The word “profession” has been used from time to time in this Conversation. At present, I do not think that is an appropriate description. As I understand it, a profession is a regulated practice, usually legitimised by an act of Parliament or at least properly incorporated under a Charter and subject to the authority of the Court. In return it has the privilege of being authorised to regulate itself with qualifications, standards and codes of practice, supervision and registration of practitioners, and powers of admission, discipline and expulsion. I think there is a long way to go yet before those conditions prevail.

I suppose the leading companies in the business thought long and hard before they settled on the name “heir-hunter” as a generic description and probably chose it for the want of anything better. To me it encapsulates the rapacious side of the business. Personally I think it would be a good idea for the leading firms to distance themselves from that interpretation and come up with a more agreeable title and copyright it in such a way that the “amateurs” and “cowboys” cannot apply it to themselves. Although I have to accept that, so long as anyone, however unethical, can have a crack at the Treasury listings, it’s probably pointless.

Maria says:
13 December 2013

John Ward, On your last paragraph where you say: ” that the leading companies thought long and hard before they settled on the name ” Heir Hunter as a generic description and probably chose it for the want of anything better ” In fact we hate that term heir hunters. We call ourselves Probate Researchers and this term Heir Hunters was chosen by the producers of the T.V. series programme to be eye catching for the viewers, as no one out there, was going to watch a T.V. programme called: Probate Researchers. It wasn’t us who chose the term “Heir Hunters” The term heir hunters is no better than calling psychiatrists ” shrinks ” or lawyers being called: “Ambulance chasers ” it is a derogatory name, and I don’t think a psychiatrist would join an association called: The Shrink Association nor a lawyer would consider joining an association called: The Ambulance Chasers Association and this new ” Heir Hunter Association ” is new and has nothing to do with us, they are using that name in order to capitalize on the T.V. programme and a lot of the advice given by them is misleading and also causing a lot of problems they are as I said new. erroneously a lot of people are looking at it and thinking it has something to do with us or the T.V. programme, they don’t.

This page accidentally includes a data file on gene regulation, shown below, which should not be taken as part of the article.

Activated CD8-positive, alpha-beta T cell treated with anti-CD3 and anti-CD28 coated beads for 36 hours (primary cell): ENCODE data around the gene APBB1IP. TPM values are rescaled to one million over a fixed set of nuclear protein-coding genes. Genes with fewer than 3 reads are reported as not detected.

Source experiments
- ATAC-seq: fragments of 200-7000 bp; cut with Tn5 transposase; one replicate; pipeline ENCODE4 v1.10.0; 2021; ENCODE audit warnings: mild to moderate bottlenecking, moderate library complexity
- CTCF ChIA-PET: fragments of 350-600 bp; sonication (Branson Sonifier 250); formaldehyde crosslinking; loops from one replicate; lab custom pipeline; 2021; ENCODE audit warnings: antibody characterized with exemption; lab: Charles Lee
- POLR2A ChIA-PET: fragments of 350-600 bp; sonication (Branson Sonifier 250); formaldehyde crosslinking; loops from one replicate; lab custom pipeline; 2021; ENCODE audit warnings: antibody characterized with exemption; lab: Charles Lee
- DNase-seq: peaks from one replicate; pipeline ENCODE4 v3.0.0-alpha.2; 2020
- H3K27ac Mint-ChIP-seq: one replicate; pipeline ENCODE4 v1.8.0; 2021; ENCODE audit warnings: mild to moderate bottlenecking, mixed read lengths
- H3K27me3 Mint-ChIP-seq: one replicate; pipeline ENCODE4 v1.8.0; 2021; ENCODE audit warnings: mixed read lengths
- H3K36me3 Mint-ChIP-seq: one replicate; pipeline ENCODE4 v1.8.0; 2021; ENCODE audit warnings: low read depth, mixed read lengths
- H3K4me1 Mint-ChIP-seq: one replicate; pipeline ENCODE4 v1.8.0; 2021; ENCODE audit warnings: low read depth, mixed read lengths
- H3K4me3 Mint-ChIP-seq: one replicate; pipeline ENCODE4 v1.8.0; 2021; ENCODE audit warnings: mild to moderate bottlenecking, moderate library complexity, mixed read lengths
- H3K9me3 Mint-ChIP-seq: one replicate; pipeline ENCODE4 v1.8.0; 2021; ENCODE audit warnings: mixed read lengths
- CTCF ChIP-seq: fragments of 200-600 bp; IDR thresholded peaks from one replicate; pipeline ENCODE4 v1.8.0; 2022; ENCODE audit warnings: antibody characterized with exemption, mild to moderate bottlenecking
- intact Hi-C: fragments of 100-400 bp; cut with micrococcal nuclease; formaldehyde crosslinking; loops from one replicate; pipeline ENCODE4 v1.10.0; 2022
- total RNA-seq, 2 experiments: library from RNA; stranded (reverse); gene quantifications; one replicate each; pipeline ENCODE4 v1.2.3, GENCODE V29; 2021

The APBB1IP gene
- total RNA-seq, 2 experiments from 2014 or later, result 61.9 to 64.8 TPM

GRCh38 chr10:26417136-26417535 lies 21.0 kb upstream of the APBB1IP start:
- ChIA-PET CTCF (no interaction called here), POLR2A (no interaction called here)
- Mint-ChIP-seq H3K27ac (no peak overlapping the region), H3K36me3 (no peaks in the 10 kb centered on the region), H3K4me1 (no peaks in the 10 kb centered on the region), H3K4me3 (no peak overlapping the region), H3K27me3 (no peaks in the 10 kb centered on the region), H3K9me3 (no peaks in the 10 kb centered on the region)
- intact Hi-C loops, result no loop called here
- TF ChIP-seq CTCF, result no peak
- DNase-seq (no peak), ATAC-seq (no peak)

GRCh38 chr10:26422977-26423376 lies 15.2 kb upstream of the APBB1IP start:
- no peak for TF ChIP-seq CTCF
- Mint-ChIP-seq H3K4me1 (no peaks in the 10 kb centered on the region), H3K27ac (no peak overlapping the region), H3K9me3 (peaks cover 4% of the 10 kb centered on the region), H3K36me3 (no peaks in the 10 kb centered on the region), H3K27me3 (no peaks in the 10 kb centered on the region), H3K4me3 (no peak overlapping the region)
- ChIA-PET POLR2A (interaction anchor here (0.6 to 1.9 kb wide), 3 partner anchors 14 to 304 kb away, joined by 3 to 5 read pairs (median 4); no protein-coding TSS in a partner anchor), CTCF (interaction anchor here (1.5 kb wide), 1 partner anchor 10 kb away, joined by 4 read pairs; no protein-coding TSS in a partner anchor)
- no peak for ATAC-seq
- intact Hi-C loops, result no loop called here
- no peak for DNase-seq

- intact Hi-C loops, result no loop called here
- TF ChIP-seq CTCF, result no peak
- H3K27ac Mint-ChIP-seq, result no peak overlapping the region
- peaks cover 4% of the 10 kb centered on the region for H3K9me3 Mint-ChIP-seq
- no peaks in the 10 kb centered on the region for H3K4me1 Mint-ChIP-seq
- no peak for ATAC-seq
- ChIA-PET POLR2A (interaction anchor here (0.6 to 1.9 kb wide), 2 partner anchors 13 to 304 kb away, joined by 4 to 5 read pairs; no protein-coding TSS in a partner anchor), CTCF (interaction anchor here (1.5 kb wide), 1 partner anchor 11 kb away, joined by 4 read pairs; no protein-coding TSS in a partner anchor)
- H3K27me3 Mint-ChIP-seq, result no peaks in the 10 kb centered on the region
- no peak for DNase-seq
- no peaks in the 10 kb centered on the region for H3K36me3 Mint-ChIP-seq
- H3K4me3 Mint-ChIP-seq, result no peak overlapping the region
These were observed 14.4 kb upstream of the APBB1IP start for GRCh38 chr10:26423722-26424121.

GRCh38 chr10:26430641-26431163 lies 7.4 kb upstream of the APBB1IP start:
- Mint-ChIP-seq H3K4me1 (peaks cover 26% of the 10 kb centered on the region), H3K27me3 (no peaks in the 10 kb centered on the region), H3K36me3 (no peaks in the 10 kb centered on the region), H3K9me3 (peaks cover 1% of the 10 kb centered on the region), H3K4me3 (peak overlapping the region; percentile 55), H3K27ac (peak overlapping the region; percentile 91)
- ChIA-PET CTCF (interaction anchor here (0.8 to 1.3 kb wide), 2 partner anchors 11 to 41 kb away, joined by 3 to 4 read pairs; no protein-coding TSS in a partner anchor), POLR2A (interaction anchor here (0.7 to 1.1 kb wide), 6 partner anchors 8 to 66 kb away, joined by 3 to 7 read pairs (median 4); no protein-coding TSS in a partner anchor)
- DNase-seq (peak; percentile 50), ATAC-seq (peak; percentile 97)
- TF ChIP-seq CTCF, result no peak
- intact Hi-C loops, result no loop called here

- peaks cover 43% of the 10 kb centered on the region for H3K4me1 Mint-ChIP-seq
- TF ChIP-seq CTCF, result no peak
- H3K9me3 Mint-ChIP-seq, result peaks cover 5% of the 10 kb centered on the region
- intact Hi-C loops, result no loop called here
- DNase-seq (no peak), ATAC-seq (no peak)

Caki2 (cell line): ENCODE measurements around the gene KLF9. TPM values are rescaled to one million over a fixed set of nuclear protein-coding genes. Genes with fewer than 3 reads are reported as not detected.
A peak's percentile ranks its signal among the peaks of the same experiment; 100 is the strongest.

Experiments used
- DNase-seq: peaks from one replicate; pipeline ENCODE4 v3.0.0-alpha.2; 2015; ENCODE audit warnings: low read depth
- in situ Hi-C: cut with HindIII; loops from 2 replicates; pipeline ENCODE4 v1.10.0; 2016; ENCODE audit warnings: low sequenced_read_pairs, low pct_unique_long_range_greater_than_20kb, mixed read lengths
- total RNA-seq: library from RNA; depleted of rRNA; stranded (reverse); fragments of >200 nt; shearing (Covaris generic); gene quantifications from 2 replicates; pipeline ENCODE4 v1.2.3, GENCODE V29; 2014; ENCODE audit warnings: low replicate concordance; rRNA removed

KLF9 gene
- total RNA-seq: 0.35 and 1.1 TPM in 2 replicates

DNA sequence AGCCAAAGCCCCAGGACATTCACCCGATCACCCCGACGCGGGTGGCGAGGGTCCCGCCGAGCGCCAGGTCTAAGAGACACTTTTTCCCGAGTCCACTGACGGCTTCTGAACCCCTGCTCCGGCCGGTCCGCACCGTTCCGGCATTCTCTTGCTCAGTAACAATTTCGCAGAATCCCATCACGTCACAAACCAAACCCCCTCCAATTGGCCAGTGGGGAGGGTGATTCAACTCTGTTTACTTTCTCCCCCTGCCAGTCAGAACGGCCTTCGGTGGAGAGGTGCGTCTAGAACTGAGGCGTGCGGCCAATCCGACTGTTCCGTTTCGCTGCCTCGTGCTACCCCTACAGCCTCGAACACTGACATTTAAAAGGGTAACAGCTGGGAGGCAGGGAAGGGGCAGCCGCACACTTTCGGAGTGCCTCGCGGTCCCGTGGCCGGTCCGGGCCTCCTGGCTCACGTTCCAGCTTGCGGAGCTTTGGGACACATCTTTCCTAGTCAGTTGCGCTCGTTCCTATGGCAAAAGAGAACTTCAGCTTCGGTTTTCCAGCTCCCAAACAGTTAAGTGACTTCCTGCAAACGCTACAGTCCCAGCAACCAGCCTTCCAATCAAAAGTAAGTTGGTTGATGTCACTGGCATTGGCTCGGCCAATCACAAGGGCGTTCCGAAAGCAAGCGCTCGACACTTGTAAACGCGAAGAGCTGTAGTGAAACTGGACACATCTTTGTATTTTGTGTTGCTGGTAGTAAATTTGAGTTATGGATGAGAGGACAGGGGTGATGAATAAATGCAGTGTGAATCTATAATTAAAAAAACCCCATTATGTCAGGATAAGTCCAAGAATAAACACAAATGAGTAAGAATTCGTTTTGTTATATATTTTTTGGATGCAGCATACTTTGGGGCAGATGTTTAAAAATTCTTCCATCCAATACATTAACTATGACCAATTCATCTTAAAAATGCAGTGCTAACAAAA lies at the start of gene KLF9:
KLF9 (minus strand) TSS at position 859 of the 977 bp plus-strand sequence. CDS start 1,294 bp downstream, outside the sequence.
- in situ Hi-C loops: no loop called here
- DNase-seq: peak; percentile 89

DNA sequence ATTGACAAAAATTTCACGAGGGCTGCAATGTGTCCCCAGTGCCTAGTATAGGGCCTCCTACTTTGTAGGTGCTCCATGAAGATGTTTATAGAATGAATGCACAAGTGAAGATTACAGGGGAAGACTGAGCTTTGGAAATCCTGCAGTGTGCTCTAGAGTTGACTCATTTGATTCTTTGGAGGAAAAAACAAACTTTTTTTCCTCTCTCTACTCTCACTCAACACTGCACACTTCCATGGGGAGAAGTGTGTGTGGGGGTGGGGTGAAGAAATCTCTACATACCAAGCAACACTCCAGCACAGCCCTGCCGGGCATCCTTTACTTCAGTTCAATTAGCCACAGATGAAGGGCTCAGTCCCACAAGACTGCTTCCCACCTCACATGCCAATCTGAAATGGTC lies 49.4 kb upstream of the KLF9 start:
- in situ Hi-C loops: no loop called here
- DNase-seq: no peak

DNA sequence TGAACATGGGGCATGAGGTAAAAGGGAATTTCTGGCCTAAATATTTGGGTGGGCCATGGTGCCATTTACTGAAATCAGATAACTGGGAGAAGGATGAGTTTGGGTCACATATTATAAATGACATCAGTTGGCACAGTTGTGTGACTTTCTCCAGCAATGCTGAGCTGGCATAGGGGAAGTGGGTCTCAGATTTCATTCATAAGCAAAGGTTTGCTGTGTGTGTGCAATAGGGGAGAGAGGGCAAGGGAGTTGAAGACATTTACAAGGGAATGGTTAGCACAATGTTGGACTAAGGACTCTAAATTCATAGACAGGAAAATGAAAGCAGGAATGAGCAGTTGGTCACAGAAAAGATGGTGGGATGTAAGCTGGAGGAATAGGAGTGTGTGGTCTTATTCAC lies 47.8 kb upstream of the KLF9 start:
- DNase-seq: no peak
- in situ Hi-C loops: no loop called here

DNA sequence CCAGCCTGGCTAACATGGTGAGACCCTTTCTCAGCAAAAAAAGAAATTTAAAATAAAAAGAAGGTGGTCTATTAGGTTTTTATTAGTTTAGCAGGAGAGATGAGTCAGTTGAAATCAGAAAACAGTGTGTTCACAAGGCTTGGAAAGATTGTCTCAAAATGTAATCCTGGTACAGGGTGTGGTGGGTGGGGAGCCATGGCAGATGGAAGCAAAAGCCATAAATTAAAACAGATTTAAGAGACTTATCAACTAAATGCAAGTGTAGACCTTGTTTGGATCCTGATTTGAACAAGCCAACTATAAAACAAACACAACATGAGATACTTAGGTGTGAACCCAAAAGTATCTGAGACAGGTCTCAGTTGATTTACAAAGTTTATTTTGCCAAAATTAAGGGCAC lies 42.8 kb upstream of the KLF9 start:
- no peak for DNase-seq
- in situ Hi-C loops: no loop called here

Thanks for that clarification Maria. “Probate Researchers” sounds much more suitable. I’m surprised the reputable part of the industry went along with the name “Heir Hunter” for the TV show – I must admit I’d never heard the term “Probate Researcher” before. The programme didn’t have to be called “Heir Hunters” to make it appealing, though. “Relative Values” or “Your Lucky Bequest” might have drawn them in in droves. I shall use the more orthodox term in future. Only good regulatiion will knock out the dodgy types.

Maria says:
14 December 2013

John Ward, you will see that the case managers on the show say Probate Researchers and I think the reason why no one has thought about regulation is because you cannot charge a standard fee on all cases especially if these cases come from abroad, when another U.S. firm of Probate Researchers has asked us to trace relatives in the U.K. in that instance, then two companies have to collaborate and share in the same case,so that percentage has to be higher. There have been people here who are talking about a 10% fee across the board, of course, these are people who are completely ignorant about this business but perhaps the next step would be to have an Act of Parliament to give us a status and recognize that it is a profession all but in name.

Also, you will find that when you are collaborating with a T.V. company they call the shots. You can disagree about something and there can be a discussion but in the end their point of view as experts in their own field, you have to accept it, don’t forget that the BBC is also competing against other channels for viewers so they have chosen that title to make sure viewers see a profession that very little people know about. Obviously, they don’t want to produce a programme that no one will watch, only because the title is not appealing enough to the public, If the programme is not watched, then the BBC will not do any more series of the programme. This is going to be our 8th year running with 15 episodes per programme, and it has already been commissioned by the BBC for next year as the number of viewers watching it is high. We even have followers who write to ask when will the next series will be shown, we refer them to the BBC because it is up to them when they will put it in their schedule. Many times we don’t know is on, until people in the street tell us that they have seen us on T.V.